From the time Julia Gillard succeeded Kevin Rudd as prime minister there was a ticking time bomb that no one thought to defuse.
His promised inclusion in a cabinet whose membership was instrumental in deposing him was bizarre in itself, especially given very detailed knowledge of how Rudd had ruthlessly undermined his Labor predecessor, Kim Beazley, and his known penchant for vindictiveness. And why did the ALP hierarchy not seek to dissuade him from recontesting his seat after he was ousted?
The fact the party kept Rudd within the tent was a major mistake. Those who had worked closely with him and who had deserted him well knew that he was incapable of working as part of a team, which was precisely why he had been deposed.
One has only to go back to the widely disseminated image of an ashen-faced Rudd, wallowing in visual self pity as he sat on the backbench after being deposed, to see that this was trouble in the making.
The last time a deposed prime minister accepted office under a successor was in 1971 when Billy McMahon toppled John Gorton in a party room vote which then inexplicably elected Gorton as deputy leader, guaranteeing him portfolio of his choice. Gorton opted for defence in which he used his position to settle scores, five months later forcing McMahon to sack him for disloyalty.
The main reasons for replacing Rudd – which Gillard has never been able to articulate to the Australian people, to her continuing disadvantage – were first, doubts about his ability to win the next election after a spectacular decline in the opinion polls, and, second, Rudd’s inability to work as part of a team.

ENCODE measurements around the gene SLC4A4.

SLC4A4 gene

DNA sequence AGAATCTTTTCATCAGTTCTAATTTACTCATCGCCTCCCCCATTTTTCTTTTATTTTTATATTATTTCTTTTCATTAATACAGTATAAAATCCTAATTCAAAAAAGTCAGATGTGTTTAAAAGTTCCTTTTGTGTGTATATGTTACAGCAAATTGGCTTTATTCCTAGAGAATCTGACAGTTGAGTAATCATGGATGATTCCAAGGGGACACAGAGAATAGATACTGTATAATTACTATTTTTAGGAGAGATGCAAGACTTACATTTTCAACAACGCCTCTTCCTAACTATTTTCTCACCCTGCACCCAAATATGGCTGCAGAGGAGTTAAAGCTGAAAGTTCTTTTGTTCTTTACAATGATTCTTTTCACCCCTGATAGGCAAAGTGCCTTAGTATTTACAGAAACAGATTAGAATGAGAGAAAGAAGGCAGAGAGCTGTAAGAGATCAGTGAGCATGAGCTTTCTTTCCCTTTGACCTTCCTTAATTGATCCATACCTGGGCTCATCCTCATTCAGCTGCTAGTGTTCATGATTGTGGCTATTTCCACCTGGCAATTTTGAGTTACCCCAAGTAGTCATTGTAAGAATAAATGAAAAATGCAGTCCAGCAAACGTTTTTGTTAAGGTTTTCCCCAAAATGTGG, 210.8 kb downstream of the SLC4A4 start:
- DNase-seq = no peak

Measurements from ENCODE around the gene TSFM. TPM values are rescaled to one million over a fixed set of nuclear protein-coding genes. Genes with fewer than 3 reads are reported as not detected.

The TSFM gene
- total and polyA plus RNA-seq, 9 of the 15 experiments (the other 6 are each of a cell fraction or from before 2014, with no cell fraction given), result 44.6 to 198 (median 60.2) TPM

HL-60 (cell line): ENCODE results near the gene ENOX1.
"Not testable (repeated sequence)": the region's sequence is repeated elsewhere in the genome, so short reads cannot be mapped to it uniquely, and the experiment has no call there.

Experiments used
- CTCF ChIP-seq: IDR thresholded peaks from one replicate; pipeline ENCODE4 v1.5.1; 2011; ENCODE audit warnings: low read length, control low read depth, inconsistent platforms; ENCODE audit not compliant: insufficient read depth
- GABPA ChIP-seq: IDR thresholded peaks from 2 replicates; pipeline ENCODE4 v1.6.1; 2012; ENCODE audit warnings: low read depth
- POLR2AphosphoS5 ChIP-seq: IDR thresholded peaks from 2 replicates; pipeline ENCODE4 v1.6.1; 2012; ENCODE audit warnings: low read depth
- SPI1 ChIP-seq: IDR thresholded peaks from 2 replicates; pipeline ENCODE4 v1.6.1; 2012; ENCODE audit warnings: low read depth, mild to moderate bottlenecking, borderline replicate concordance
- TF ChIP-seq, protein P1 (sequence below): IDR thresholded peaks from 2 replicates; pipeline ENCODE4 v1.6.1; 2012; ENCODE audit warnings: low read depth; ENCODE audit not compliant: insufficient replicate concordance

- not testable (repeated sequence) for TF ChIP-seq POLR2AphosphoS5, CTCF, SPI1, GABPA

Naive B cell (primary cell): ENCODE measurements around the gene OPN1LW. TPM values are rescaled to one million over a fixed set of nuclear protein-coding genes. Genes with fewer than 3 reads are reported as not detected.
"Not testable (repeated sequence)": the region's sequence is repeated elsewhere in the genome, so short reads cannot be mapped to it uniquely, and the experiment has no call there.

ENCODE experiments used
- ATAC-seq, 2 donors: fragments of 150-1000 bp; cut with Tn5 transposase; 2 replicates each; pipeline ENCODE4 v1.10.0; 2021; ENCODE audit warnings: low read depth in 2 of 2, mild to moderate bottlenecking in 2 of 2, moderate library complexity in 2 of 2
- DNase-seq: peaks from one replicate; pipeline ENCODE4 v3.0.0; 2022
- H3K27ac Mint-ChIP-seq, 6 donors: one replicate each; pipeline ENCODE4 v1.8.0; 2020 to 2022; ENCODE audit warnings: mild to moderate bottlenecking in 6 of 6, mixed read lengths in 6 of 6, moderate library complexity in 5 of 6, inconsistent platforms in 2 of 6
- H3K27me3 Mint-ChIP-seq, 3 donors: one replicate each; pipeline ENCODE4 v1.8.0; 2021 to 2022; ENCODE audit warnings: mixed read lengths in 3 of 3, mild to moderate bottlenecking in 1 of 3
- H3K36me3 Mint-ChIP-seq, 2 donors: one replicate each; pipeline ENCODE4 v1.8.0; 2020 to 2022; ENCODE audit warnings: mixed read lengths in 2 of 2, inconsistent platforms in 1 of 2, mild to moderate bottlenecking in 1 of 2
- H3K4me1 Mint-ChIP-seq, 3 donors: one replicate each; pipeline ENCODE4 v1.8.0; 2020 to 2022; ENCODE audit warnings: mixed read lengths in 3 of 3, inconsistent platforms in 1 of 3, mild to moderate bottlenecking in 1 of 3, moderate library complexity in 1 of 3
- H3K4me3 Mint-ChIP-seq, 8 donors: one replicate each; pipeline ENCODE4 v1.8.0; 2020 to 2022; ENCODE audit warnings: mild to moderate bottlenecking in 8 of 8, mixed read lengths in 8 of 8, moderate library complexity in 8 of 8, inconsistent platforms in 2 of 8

As long as he remained in parliament, and more importantly, as a member of a cabinet the majority of whose members would rather not have him there, there was always a focal point for trouble, whether it was from Rudd’s own ambition or from discontent from Gillard’s leadership.
And that trouble has materialised as the government’s fortunes have declined. Rudd has become, almost inevitably, the lightning rod for internal dissent from demoted ministers such as Robert McClelland and Kim Carr, and ministers frustrated with their portfolios, such as Chris Bowen in immigration. Other members in marginal seats, such as NSW members Janelle Saffin and Mike Kelly, have been targeted by the gambling industry over Gillard’s now abandoned gaming reforms.
There is little doubt Rudd has worked to destabilise the government, and his Washington resignation speech, so full of unctuous self promotion, was nothing if not a job application, addressed to the same people who decided less than two years ago that he was not up to it.
Next week, it now seems, will determine whether Rudd gets another chance, without any sign of change from what he was, or whether Gillard can rid herself of the shadow that has continued to dog her prime ministership.
Either way – or even with a compromise candidate such as Simon Crean emerging – the best Labor can hope for is to stem the bleeding rather than avert the looming train wreck, whenever the election is fought.